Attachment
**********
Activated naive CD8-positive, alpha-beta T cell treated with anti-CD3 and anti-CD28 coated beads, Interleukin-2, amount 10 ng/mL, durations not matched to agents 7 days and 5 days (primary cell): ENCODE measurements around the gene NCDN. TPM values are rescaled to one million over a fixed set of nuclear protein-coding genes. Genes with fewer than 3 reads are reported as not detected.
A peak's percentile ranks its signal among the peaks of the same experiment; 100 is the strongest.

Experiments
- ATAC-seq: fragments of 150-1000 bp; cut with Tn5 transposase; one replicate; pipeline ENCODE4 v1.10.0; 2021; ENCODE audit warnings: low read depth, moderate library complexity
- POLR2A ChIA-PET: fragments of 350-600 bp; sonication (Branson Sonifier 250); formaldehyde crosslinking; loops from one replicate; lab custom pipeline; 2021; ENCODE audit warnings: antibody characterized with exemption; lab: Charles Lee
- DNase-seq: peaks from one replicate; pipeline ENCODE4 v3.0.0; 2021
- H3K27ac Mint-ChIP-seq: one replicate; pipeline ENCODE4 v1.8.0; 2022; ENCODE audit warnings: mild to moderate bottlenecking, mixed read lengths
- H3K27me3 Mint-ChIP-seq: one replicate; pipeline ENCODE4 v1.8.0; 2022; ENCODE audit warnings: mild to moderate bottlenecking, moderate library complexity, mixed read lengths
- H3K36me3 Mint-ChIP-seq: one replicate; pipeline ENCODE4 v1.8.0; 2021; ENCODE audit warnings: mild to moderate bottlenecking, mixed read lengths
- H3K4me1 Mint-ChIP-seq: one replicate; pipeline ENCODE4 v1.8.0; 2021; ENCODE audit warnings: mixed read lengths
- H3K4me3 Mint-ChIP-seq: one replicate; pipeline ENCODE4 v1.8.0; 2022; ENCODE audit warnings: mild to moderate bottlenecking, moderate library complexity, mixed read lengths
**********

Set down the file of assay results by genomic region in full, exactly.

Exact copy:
Activated naive CD8-positive, alpha-beta T cell treated with anti-CD3 and anti-CD28 coated beads, Interleukin-2, amount 10 ng/mL, durations not matched to agents 7 days and 5 days (primary cell): ENCODE measurements around the gene NCDN. TPM values are rescaled to one million over a fixed set of nuclear protein-coding genes. Genes with fewer than 3 reads are reported as not detected.
A peak's percentile ranks its signal among the peaks of the same experiment; 100 is the strongest.

Experiments
- ATAC-seq: fragments of 150-1000 bp; cut with Tn5 transposase; one replicate; pipeline ENCODE4 v1.10.0; 2021; ENCODE audit warnings: low read depth, moderate library complexity
- POLR2A ChIA-PET: fragments of 350-600 bp; sonication (Branson Sonifier 250); formaldehyde crosslinking; loops from one replicate; lab custom pipeline; 2021; ENCODE audit warnings: antibody characterized with exemption; lab: Charles Lee
- DNase-seq: peaks from one replicate; pipeline ENCODE4 v3.0.0; 2021
- H3K27ac Mint-ChIP-seq: one replicate; pipeline ENCODE4 v1.8.0; 2022; ENCODE audit warnings: mild to moderate bottlenecking, mixed read lengths
- H3K27me3 Mint-ChIP-seq: one replicate; pipeline ENCODE4 v1.8.0; 2022; ENCODE audit warnings: mild to moderate bottlenecking, moderate library complexity, mixed read lengths
- H3K36me3 Mint-ChIP-seq: one replicate; pipeline ENCODE4 v1.8.0; 2021; ENCODE audit warnings: mild to moderate bottlenecking, mixed read lengths
- H3K4me1 Mint-ChIP-seq: one replicate; pipeline ENCODE4 v1.8.0; 2021; ENCODE audit warnings: mixed read lengths
- H3K4me3 Mint-ChIP-seq: one replicate; pipeline ENCODE4 v1.8.0; 2022; ENCODE audit warnings: mild to moderate bottlenecking, moderate library complexity, mixed read lengths